USPS can't promise mail delivery won't encounter Y2K bugs

The U.S. Postal Service's top technology officer told a House panel today that he could not promise that the agency will not encounter Year 2000 problems in its computer systems that would disrupt mail delivery next year.

USPS officials said they have a "reasonable level of assurance" that the agency will be able to deliver the mail into the new millennium, but Norman Lorentz, chief technology officer at USPS, told a joint hearing, "I can't promise that there will be no problems, but we remain confident that with the continued hard work of everyone involved...we will achieve our goals of delivering the mail, protecting our employees and protecting our finances."

The hearing was held by the House Government Reform Committee's Postal Service Subcommittee and its Government Management, Information and Technology Subcommittee and the Science Committee's Technology Subcommittee.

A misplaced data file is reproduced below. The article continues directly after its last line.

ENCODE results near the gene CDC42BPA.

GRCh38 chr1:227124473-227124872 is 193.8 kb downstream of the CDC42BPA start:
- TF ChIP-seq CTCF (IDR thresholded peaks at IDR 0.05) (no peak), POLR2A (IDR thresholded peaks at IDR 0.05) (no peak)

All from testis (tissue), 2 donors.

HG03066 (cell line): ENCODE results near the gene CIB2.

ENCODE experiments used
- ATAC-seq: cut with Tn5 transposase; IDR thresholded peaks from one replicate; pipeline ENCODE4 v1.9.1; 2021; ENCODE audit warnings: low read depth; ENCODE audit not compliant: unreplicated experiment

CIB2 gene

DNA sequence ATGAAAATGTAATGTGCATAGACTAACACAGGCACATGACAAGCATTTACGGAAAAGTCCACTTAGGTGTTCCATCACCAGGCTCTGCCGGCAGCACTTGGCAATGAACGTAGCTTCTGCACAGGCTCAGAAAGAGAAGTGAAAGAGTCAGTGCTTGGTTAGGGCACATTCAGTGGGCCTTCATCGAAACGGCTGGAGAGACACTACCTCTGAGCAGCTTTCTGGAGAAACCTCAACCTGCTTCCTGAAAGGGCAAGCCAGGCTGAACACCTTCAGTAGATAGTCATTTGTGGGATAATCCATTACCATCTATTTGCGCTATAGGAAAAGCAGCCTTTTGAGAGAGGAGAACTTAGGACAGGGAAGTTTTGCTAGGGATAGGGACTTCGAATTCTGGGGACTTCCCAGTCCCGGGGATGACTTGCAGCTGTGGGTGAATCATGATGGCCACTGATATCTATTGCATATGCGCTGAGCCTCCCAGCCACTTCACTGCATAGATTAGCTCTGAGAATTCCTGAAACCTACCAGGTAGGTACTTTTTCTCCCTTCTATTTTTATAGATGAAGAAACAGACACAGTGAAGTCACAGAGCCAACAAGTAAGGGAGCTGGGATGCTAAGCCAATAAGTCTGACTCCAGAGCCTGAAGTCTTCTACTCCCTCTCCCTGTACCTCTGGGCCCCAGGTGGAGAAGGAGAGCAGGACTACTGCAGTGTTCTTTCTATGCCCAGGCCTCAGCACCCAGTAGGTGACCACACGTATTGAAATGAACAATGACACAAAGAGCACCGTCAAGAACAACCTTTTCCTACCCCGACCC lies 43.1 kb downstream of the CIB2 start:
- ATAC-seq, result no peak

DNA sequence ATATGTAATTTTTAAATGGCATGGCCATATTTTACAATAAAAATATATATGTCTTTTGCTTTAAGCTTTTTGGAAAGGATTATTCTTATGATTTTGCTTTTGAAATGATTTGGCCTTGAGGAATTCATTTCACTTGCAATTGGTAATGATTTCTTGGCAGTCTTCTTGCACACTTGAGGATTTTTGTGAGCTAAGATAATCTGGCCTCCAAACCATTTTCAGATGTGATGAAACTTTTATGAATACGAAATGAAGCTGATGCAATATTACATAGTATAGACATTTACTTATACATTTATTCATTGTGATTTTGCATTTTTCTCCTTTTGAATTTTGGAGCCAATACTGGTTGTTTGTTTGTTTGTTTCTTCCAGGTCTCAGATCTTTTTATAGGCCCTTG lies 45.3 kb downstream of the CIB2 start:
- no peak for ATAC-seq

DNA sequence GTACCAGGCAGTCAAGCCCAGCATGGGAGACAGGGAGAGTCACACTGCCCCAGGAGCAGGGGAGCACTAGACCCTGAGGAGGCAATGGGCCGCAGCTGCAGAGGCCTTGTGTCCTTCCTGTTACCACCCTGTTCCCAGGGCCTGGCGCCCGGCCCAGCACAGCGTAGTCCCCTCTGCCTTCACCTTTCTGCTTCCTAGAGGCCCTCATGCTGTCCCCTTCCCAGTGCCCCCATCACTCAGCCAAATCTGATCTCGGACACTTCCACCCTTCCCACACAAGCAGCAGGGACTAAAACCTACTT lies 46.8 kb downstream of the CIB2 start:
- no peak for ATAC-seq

However, USPS is running behind the Office of Management and Budget's schedule for system renovation, according to Jack Brock Jr., director of Governmentwide and Defense Information Systems, in the General Accounting Office's Accounting and Information Management Division.

USPS still must address "major issues to complete system and mail processing equipment correction and testing, ensure the readiness of hundreds of local facilities, and determine the ability of key suppliers and interface partners to be Year 2000-ready," Brock said in his written testimony. He added that USPS should increase its focus on contingency planning.

Rep. Stephen Horn (R-Calif) asked USPS to submit within one week a master contingency plan that would take into consideration all systems in the agency and lay out what USPS would do in case of computer failures.

"You are making progress, but still have a long way to go in a short period," Horn said.

Horn said that among all federal agencies it is particularly important USPS be Year 2000-compliant because many federal agencies and businesses plan to use hand-delivered mail in case electronic systems fail.

USPS said it will spend a total of $607 million to fix the Year 2000 problem. It recently reported that 70 percent of its 156 mission-critical systems are now compliant.

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